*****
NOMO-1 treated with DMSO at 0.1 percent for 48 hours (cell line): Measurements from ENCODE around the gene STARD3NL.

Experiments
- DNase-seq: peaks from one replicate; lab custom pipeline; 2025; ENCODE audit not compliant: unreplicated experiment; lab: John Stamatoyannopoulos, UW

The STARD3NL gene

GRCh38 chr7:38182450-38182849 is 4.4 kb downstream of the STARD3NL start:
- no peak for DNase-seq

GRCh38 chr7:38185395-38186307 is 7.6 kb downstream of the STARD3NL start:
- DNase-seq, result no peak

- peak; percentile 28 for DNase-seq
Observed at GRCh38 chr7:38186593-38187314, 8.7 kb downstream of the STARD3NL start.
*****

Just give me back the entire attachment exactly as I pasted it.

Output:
NOMO-1 treated with DMSO at 0.1 percent for 48 hours (cell line): Measurements from ENCODE around the gene STARD3NL.

Experiments
- DNase-seq: peaks from one replicate; lab custom pipeline; 2025; ENCODE audit not compliant: unreplicated experiment; lab: John Stamatoyannopoulos, UW

The STARD3NL gene

GRCh38 chr7:38182450-38182849 is 4.4 kb downstream of the STARD3NL start:
- no peak for DNase-seq

GRCh38 chr7:38185395-38186307 is 7.6 kb downstream of the STARD3NL start:
- DNase-seq, result no peak

- peak; percentile 28 for DNase-seq
Observed at GRCh38 chr7:38186593-38187314, 8.7 kb downstream of the STARD3NL start.